An error is returned if a variable is passed to the pair command which doesn't contain a well-formed paired Tcl list at any point on the way to the node specified by the node argument:

  set x {name value thirdarg}
  pair get x name
  -> list must have an even number of elements

If there are traces registered on the variable passed to the pair command, they are triggered in the same manner as Tcl's set and append commands. Note that the append option triggers only write triggers, not read triggers.

Note that the set and append options both return the value of the node specified, and the newValue argument is optional in both cases, making the get option redundant. The get command is included to improve readability.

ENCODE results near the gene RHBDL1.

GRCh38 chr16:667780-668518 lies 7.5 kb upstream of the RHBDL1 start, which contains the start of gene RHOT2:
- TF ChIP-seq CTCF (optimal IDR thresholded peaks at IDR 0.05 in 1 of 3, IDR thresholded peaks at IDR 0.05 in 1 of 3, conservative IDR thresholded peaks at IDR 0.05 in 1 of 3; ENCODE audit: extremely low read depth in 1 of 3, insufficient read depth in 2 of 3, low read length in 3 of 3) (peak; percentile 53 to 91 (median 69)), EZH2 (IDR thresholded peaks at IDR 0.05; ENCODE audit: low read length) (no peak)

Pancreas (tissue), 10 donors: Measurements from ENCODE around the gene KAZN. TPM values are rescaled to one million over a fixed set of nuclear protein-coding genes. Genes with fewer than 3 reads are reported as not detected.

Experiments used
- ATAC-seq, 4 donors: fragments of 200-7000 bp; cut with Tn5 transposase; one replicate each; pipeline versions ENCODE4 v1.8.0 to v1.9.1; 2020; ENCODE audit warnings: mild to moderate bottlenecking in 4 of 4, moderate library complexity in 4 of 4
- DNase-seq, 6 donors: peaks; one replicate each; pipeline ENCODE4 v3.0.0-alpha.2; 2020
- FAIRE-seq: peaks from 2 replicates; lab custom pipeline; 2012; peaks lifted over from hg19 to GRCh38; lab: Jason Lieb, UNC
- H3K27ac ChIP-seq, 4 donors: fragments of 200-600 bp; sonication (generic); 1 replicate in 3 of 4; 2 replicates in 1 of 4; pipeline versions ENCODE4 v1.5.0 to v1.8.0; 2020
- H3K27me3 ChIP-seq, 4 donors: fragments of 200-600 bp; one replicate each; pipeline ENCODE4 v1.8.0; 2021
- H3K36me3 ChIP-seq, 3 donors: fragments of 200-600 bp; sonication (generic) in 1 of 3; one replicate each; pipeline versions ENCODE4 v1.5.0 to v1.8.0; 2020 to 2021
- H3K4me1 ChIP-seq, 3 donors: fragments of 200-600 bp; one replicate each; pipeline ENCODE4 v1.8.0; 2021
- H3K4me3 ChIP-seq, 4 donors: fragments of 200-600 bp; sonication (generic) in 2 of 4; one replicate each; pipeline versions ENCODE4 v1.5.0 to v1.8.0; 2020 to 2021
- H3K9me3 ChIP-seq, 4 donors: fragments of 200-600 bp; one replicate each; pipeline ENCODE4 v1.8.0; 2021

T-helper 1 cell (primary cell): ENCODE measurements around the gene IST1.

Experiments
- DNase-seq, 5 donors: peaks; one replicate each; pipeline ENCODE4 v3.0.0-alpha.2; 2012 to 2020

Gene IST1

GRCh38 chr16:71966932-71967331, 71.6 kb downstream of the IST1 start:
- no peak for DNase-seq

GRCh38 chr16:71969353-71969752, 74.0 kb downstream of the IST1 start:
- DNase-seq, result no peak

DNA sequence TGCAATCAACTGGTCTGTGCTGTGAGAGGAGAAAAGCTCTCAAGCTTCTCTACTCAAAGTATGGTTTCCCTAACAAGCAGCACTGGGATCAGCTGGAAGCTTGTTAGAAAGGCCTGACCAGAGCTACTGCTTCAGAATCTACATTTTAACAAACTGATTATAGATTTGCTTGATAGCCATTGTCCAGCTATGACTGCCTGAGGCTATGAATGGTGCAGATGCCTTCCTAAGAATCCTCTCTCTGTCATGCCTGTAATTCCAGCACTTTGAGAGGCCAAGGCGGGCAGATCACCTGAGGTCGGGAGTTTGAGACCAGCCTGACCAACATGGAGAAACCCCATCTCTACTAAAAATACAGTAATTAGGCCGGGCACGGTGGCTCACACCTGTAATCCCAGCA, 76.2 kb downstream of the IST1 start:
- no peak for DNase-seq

If the variable passed to pair doesn't exist, it will be created if the option is 'set' or append; the exists option will always return a 0; the get option will return an error.

If a paired list contains multiple pairs with identical names, the pair occurring later in the list is targeted. This is specified to mimic the behaviour of array set:

  set x "name value1 name value2"
  pair get x name
  -> value2

  array set arrX $x
  set arrX(name)
  -> value2

Reference Implementation


There should be a public C API for working with nested paired lists. The supplied reference code currently does not provide this.


It would be nice to mimic Tcl 8.4's new unset -nocomplain behaviour.

Side Effects

Whether the result of the pair operation is successful, the underlying Tcl_Obj that represents the list argument may have its internal representation invalidated or changed to that of a list.


This document has been placed in the public domain.